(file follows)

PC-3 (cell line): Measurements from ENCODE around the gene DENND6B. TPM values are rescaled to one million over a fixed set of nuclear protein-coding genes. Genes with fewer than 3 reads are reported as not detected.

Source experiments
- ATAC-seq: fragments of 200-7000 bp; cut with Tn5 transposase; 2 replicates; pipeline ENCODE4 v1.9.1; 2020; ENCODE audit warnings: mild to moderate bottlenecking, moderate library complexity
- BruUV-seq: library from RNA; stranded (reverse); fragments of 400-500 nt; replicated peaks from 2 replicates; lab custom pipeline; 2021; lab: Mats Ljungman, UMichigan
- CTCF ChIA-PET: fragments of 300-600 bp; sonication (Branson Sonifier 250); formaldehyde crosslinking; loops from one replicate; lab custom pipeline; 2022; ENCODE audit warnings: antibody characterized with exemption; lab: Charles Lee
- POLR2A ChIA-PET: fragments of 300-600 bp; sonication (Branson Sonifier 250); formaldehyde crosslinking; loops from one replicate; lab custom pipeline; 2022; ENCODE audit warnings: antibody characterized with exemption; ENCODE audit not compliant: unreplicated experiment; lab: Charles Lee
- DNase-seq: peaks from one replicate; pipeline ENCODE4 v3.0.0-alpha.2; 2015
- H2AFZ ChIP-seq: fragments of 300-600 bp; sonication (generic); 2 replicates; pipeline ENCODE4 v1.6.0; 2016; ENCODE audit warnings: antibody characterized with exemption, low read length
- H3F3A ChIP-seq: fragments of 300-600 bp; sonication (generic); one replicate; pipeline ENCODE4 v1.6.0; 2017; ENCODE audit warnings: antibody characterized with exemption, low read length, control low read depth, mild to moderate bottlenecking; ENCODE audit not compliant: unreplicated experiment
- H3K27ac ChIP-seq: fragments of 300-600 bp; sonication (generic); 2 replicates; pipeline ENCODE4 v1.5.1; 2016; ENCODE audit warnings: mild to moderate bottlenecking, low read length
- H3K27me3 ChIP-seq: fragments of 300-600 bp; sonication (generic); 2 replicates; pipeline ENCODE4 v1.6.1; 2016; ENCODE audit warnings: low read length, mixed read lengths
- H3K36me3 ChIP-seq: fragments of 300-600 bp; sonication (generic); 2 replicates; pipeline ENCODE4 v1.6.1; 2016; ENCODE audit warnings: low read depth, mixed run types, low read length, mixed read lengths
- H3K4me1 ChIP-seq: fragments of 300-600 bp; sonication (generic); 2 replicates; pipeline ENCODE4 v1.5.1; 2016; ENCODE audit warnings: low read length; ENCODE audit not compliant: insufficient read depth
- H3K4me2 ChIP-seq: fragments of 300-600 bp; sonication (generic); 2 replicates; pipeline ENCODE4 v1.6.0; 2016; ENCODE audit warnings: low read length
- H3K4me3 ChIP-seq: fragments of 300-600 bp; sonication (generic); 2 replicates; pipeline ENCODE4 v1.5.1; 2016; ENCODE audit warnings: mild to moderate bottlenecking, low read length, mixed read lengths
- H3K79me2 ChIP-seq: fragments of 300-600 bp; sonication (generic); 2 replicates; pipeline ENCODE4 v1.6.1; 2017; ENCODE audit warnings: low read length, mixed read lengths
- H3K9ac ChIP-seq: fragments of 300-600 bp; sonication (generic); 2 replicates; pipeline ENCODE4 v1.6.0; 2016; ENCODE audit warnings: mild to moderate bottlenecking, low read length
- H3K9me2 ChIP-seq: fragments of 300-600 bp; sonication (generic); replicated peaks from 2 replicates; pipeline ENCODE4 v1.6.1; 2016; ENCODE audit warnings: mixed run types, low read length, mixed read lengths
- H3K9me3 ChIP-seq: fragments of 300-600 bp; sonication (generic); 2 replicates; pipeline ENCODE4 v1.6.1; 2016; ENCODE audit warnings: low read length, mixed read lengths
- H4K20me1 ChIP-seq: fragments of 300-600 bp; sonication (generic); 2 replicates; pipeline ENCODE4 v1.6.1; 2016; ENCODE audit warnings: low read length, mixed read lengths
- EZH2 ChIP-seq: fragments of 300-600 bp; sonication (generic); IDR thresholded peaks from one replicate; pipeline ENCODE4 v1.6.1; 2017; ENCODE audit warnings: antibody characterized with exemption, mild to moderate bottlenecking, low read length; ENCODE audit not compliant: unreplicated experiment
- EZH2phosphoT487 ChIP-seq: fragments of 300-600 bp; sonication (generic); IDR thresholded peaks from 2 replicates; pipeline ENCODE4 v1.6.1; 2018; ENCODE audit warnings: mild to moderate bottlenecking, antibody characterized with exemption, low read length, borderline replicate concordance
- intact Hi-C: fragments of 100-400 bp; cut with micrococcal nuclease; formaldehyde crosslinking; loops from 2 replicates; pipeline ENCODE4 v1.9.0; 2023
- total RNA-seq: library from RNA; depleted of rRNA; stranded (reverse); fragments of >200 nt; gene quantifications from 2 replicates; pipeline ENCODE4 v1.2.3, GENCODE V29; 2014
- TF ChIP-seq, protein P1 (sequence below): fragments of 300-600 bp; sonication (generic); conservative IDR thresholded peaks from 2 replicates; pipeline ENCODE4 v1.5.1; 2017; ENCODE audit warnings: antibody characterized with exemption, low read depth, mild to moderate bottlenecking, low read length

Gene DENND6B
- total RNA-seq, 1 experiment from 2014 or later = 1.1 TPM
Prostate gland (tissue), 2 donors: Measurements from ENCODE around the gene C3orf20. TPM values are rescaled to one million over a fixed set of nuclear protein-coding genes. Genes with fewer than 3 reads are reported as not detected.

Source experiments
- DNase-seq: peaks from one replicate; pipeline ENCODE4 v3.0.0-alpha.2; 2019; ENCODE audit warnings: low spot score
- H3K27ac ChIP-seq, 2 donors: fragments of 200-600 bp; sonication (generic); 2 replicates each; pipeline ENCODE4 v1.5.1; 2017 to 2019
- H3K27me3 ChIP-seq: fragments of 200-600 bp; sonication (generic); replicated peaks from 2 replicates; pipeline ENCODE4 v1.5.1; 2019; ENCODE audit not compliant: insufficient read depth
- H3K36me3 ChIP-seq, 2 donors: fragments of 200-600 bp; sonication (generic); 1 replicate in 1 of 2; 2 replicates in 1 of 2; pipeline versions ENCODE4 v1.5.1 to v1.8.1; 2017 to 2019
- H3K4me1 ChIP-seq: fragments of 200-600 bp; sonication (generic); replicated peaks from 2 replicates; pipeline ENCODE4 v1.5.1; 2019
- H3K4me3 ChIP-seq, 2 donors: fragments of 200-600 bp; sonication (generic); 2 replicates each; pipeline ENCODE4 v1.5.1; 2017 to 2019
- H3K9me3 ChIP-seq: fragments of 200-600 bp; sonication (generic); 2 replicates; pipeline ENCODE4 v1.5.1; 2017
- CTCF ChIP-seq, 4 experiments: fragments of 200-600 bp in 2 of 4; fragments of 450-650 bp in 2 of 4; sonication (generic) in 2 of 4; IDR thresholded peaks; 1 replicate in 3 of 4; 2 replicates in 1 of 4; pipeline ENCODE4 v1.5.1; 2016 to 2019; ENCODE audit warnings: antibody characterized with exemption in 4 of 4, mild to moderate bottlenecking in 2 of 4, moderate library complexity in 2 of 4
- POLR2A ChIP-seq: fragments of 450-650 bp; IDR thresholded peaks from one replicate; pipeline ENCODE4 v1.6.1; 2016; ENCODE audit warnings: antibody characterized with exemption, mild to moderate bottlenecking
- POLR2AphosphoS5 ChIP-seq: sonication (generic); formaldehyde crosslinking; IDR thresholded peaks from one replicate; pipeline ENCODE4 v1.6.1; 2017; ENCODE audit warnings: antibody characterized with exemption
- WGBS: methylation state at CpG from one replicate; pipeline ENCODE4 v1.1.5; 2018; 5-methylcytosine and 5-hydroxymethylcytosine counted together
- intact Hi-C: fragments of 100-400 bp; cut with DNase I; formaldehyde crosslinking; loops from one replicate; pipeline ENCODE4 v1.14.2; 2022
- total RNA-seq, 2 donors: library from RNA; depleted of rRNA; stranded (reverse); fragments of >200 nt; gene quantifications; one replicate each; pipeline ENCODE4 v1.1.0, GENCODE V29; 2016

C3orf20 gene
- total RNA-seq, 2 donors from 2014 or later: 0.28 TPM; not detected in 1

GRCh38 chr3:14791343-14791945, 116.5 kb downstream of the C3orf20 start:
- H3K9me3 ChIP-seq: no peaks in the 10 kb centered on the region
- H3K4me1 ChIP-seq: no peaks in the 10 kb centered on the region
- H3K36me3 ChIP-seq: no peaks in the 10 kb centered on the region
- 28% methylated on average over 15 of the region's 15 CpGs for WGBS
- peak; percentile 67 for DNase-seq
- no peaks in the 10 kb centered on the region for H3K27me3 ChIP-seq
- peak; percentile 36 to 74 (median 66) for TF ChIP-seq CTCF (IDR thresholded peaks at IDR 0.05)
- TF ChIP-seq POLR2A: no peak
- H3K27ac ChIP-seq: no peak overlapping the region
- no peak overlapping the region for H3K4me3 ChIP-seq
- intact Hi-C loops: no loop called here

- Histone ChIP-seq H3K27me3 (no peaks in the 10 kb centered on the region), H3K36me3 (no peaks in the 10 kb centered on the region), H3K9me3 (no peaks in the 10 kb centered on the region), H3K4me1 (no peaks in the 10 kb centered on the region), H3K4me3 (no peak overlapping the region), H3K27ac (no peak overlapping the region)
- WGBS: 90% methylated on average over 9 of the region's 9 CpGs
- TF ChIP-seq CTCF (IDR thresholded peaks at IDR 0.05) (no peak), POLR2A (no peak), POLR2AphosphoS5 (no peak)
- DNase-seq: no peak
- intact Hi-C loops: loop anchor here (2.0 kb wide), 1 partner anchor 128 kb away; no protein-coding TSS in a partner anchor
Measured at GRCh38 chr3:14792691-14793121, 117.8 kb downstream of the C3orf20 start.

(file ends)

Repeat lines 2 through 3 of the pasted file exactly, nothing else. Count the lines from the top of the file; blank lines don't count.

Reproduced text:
Source experiments
- ATAC-seq: fragments of 200-7000 bp; cut with Tn5 transposase; 2 replicates; pipeline ENCODE4 v1.9.1; 2020; ENCODE audit warnings: mild to moderate bottlenecking, moderate library complexity